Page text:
Recently a new Android malware is being used by many cybercriminals out there in the attempt of stealing online banking data and user information including common user information too. The Indian Computer Emergency Response Team (CERT-In), a government cyber security agency, is now alerting all the users especially all the mobile banking users about the new malware which targets the uses of Indian banks and has also released the notification explaining the steps in which this malware functions. According to the agency, the new Android malware which is known as ‘Drinik’, is a new mobile banking Android malware that has already targeted the customers of around 27 private and public sector banks in India.
The Drinik Android malware was used to steal SMS data until about five years ago. But as the prevalence of SMS is now decreasing and the majority of user data is moving towards the internet this Drinik malware is now updated by all the cybercriminals so that they can adjust with the new ways of mobile banking and other online ways. Now as this new updated Avatar of the Drinik Android malware has evolved this is actually evolved into a banking Trojan virus.
The working of Drinik malware:
As it is similar to most of the Trojan and pishing-related malware programs, the Drinik virus functions like displaying the customer fake banking screen which is also known as the pishing screen, and thus the user mistakes it for the real banking screen and enters the sensitive banking information. Later this sensitive banking information is then collected by the cybercriminals out there and then they are used to accumulate the data and money from the Real Bank Servers.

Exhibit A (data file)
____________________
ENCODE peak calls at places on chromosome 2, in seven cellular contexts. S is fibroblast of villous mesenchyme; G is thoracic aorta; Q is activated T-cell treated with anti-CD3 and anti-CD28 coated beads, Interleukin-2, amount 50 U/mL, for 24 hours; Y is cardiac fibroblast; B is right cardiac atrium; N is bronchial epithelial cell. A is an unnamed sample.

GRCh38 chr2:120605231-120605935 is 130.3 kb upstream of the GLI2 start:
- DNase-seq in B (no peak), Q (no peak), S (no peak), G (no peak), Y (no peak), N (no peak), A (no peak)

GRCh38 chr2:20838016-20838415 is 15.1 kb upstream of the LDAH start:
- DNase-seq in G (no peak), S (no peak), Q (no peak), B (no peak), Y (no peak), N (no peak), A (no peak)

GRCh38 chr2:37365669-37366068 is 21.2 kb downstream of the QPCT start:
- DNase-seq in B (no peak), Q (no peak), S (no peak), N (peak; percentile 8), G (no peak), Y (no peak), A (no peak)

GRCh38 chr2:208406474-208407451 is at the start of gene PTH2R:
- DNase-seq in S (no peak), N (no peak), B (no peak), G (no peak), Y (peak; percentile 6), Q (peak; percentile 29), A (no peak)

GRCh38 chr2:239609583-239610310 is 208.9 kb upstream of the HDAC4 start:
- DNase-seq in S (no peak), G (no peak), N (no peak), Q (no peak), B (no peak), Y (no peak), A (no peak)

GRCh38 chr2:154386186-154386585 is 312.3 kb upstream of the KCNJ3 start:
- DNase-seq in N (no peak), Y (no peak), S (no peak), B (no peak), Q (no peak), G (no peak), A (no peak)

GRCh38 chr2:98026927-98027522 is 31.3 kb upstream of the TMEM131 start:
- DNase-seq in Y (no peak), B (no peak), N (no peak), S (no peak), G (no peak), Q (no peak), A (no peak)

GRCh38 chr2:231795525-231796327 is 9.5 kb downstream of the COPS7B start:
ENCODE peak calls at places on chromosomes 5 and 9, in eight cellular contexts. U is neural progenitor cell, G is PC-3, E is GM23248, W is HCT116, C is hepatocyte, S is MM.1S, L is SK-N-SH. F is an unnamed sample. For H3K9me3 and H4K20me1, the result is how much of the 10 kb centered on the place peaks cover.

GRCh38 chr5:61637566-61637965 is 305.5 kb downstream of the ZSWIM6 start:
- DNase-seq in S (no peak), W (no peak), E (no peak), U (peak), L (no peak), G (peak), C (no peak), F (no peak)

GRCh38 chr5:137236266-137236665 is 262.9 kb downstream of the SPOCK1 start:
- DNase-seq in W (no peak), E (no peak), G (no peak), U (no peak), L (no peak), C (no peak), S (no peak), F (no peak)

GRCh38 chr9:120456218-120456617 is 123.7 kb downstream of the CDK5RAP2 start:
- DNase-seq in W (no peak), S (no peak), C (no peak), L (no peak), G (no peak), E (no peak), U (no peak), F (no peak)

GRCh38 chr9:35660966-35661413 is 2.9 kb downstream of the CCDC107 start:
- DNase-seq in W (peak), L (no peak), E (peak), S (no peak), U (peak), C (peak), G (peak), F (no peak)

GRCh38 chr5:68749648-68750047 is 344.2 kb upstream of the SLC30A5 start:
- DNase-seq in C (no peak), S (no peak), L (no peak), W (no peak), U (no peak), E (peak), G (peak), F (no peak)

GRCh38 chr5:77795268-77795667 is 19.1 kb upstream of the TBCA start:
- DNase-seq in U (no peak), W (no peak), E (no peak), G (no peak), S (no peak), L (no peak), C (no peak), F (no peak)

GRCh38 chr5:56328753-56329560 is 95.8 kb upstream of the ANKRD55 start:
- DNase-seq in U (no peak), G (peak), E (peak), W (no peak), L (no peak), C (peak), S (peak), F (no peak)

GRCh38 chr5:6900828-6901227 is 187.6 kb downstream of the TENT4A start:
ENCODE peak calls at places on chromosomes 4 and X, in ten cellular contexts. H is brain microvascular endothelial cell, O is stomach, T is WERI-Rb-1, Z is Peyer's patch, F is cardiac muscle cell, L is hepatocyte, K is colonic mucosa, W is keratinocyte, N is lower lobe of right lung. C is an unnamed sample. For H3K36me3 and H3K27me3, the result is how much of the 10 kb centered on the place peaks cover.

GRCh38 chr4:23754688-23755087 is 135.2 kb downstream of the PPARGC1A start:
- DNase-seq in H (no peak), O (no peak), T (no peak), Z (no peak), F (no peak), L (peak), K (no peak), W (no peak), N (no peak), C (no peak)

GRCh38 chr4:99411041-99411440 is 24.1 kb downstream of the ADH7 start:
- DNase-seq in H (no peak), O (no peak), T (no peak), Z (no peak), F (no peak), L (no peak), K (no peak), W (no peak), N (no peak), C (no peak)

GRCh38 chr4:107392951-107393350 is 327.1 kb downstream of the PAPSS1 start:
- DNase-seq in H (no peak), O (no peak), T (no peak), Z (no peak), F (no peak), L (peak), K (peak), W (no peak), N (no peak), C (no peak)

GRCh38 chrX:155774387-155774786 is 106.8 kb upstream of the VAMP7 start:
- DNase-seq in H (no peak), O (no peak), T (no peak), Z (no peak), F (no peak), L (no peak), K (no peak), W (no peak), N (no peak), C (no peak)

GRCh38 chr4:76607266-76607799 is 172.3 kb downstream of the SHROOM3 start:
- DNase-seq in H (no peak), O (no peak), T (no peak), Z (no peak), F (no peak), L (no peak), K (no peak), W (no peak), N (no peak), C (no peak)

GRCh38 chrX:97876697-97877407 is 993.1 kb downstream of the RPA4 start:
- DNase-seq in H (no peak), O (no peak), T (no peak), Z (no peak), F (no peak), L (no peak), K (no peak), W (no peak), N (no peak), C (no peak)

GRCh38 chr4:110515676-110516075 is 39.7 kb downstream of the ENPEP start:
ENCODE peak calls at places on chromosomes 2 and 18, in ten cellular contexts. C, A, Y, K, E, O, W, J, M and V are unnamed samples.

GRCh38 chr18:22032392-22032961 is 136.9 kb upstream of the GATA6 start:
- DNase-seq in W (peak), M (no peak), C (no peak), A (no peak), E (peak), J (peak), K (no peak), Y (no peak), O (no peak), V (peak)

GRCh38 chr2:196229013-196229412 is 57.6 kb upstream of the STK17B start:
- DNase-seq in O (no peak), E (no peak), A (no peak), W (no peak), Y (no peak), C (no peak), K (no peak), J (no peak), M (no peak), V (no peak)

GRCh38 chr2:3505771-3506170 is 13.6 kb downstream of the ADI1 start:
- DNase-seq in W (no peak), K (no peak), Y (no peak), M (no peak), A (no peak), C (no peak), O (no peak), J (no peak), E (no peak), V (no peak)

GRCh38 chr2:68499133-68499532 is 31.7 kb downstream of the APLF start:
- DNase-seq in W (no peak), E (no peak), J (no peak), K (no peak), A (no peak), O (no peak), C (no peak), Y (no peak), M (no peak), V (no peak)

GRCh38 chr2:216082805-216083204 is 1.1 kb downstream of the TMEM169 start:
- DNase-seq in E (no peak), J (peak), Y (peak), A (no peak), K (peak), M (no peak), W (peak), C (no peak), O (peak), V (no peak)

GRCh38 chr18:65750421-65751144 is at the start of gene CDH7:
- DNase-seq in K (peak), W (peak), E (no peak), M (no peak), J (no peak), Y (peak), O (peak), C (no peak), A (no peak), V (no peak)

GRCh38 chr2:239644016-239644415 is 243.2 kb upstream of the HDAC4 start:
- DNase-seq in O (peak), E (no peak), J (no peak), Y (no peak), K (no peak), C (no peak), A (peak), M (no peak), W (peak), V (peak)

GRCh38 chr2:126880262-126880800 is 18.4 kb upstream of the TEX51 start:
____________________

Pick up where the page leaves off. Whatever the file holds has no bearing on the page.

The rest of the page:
Talking about the link first the victim receives an SMS or even an email which includes a link that will lead them to redirect to the phishing screen. The most shocking part is that this email or SMS look the exact same as the official one and also the screen to which it redirects will also the assembled to the original website of the Government of India such as the website of the income tax department, and thus the user mistakes into the real one and go forward with the next step.
According to the cyber security agency, this Android malware is also masquerading as an income tax department app. So when the user downloads this app the app then asks for access to the necessary permissions such as access to the SMS records, contacts, call logs, etc. Even if the user doubts and does not enter the phishing website which is similar to the original one, the same screen with the form will be displayed in the android app. The form will include the spaces to fill information such as full name, PAN card number, Aadhar card number, address, date of birth, mobile number, and email ID. The form will also ask users to enter some sensitive details like account number, IFSC code, CIF number, CVV, expiry date, PIN, and debit card number.
This Android malware will also present itself as a government form and will ask the user for the option of transferring the refund amount to their account. So as the user enters the amount and goes for the option of transfer the application will show an error and we’ll show a fake update screen. So during this process, the virus will send details to cybercriminals like an SMS, call logs, and banking details.
To identify the malware the agency shared IOC to identify it:
File Type: .apk